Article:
Govern(mentality) and accounting: the influence of different enlightenment discourses in two spanish cases (1761–1777)
Abstract:New perspectives in accounting history have uncovered previously unattended relations between accounting and government. Earlier Foucauldian analyses of governments have not explained sufficiently the relations of accounting practices to governmental discourses in order to manage populations.
This work uses the governmentality frame to analyse the role of accounting in two organizations located in the south of Spain in the second half of the eighteenth century: the New Settlements of Sierra Morena and Andalucia (NSs) and the Royal Tobacco Factory of Seville (RTFS). The period studied is remarkable because it was the apogee of the Enlightenment in Spain. From the standpoint of government, this period facilitated a new way to manage populations. The present work has drawn on Foucault's concept of governmentality in order to discover how accounting worked in two government-supported organizations independently of the discourses that pervaded each one. Drawing on the reticulation of the space, the use of rules and accounting from the governmental perspective, we analyse those institutions.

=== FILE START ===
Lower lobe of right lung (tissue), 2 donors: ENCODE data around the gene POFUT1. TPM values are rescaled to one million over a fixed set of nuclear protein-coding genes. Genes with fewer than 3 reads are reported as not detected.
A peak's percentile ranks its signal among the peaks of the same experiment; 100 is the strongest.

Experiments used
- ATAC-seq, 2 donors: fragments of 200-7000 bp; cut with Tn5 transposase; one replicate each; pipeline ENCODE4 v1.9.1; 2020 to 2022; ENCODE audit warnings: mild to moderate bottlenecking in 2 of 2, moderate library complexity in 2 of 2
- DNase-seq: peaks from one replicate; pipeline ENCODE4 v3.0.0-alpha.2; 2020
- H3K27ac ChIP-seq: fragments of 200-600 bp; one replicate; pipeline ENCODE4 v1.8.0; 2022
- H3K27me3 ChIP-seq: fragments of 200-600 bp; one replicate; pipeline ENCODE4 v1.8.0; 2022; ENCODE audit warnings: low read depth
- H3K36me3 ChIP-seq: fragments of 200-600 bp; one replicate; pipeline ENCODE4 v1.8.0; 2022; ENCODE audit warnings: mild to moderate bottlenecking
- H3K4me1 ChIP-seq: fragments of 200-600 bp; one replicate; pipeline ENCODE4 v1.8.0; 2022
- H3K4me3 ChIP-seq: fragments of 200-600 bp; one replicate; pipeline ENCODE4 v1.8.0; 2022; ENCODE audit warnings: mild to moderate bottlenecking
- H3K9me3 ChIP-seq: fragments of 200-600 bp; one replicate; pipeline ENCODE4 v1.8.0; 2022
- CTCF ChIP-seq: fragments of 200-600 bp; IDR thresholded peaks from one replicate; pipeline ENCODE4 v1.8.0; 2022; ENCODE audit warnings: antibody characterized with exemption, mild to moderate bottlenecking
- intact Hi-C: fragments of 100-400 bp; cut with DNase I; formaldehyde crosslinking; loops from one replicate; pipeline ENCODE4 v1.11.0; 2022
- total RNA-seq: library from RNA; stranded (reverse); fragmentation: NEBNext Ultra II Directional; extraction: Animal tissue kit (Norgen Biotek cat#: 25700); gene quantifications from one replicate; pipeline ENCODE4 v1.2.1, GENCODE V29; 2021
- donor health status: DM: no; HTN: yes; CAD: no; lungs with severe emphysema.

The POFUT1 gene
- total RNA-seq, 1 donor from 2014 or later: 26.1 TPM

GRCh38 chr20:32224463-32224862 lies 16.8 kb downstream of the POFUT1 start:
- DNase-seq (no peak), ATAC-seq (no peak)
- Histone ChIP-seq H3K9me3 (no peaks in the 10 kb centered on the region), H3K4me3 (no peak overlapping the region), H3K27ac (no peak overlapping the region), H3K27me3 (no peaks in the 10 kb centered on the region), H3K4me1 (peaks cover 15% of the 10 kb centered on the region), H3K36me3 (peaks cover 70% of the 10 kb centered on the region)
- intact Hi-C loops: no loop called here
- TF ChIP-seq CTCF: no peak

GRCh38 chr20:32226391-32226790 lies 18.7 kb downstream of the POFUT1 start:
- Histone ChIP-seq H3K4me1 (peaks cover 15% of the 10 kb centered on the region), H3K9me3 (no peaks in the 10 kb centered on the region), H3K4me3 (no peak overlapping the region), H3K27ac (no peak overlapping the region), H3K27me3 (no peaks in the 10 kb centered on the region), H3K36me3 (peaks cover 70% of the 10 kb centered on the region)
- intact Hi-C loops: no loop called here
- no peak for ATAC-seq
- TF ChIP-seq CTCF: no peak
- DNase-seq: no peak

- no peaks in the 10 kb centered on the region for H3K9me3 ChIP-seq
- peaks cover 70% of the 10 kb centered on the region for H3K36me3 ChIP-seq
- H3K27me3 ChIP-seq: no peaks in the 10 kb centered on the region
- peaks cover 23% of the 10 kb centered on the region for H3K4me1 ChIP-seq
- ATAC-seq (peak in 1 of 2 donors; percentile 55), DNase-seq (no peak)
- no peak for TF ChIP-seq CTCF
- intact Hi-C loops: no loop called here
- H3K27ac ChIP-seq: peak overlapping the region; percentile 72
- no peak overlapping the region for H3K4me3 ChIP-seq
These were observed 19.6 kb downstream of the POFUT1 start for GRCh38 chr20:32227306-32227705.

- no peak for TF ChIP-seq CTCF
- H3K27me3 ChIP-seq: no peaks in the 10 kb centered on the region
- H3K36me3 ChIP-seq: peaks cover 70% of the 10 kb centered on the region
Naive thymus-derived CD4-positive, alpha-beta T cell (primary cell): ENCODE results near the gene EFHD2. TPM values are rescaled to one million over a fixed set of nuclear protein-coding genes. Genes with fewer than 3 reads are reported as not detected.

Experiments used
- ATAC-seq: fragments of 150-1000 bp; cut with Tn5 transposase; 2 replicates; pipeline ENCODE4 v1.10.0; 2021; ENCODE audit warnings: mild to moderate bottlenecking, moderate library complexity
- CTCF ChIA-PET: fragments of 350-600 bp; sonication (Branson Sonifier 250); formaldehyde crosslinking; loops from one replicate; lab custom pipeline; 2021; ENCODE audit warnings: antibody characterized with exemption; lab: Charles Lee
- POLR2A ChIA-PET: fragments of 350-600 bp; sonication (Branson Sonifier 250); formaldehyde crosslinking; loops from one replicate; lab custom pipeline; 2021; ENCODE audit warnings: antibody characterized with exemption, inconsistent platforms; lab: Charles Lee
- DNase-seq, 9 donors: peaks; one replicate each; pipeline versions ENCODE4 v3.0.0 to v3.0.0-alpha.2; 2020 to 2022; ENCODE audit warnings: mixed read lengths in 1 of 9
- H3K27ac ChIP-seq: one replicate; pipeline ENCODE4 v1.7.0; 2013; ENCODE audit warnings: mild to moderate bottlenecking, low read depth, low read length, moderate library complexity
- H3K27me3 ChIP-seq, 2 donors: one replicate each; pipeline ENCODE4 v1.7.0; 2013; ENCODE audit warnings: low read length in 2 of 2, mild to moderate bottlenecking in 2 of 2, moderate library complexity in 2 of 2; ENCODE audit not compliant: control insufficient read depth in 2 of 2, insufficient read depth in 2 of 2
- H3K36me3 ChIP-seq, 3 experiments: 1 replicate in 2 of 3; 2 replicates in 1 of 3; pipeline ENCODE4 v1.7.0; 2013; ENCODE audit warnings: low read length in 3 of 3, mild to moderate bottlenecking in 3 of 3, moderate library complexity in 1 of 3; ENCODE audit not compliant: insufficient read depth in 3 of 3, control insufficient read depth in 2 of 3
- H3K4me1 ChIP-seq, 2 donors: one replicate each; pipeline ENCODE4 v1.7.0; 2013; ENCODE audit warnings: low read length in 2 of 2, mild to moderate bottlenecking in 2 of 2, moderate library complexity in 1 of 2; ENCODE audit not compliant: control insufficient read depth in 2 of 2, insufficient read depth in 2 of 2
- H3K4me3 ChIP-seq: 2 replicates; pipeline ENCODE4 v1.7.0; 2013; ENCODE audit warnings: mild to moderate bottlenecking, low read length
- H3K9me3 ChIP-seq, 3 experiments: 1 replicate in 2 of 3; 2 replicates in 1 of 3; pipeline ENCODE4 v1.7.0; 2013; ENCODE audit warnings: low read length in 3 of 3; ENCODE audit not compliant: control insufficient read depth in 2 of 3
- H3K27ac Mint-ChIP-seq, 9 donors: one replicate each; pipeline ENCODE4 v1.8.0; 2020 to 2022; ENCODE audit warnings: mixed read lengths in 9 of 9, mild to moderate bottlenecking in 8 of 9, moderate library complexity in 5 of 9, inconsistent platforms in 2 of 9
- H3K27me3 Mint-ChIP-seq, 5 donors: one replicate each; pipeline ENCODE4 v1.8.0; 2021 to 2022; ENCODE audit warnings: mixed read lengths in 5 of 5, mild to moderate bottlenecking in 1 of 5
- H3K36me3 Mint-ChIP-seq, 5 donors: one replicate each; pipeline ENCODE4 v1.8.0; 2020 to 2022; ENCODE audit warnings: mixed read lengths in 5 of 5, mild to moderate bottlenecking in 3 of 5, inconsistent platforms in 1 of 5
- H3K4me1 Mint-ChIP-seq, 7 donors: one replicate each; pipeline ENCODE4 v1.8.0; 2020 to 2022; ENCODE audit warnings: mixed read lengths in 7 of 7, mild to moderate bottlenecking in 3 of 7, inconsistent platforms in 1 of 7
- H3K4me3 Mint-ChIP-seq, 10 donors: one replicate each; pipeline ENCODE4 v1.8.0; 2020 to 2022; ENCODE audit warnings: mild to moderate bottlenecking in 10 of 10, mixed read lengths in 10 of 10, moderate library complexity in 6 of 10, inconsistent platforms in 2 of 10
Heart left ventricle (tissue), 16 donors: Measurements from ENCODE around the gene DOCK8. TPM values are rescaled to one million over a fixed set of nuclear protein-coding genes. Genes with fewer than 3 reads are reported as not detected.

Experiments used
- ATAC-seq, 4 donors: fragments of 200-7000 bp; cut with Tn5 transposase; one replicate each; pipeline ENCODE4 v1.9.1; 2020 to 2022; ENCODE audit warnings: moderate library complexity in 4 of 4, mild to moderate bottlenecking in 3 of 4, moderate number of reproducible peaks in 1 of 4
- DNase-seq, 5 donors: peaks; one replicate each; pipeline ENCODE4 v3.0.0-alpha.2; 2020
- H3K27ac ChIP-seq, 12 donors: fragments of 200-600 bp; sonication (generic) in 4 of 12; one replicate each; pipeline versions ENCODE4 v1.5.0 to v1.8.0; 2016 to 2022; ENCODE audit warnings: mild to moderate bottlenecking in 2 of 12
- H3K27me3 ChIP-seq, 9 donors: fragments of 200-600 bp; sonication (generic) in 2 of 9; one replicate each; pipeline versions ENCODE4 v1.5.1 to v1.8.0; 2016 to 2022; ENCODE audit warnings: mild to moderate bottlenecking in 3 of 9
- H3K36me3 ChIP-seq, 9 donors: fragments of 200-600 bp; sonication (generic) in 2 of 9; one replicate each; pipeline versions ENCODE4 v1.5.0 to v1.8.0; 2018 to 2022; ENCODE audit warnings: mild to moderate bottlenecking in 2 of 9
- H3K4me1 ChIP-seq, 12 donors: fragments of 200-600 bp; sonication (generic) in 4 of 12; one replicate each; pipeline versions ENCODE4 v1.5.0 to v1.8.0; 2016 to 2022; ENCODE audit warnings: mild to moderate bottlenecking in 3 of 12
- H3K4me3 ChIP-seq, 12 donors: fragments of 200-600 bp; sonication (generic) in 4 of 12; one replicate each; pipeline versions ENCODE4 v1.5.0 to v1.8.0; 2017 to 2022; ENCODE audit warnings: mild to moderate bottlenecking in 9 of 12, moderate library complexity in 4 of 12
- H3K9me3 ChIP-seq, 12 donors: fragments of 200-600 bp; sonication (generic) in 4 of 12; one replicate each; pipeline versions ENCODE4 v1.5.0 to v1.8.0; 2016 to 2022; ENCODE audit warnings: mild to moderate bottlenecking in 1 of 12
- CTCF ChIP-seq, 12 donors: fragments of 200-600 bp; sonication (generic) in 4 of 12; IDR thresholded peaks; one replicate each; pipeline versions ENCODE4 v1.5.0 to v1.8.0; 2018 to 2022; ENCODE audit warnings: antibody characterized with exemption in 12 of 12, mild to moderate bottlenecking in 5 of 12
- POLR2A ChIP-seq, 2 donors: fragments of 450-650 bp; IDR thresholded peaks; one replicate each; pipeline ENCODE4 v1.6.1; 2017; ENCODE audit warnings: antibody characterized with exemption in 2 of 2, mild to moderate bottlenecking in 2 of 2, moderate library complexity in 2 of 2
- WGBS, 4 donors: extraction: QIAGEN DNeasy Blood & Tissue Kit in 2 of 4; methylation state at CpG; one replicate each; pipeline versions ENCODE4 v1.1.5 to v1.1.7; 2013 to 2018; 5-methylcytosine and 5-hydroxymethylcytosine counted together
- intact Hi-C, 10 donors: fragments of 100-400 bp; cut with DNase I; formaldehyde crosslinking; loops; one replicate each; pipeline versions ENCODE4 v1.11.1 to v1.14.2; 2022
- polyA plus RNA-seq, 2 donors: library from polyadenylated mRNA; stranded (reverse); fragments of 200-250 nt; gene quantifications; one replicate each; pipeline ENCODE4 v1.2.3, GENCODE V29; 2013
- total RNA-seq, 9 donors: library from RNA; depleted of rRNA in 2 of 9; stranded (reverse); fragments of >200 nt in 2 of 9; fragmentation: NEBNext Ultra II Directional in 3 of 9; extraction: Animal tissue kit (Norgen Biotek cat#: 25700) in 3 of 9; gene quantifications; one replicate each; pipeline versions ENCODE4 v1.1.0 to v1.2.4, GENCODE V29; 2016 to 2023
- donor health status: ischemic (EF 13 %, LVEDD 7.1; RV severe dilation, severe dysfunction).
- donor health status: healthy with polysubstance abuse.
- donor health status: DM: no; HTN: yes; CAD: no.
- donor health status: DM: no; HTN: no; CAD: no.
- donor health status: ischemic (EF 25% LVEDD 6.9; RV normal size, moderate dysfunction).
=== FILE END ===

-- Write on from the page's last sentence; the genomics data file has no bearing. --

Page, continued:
The article concludes that the reticulation of space is an essential apparatus to exert action at a distance; the rules are a type of government technology; and, overall, accounting is a practice for the mastery of the population independently from the discourse of the institution.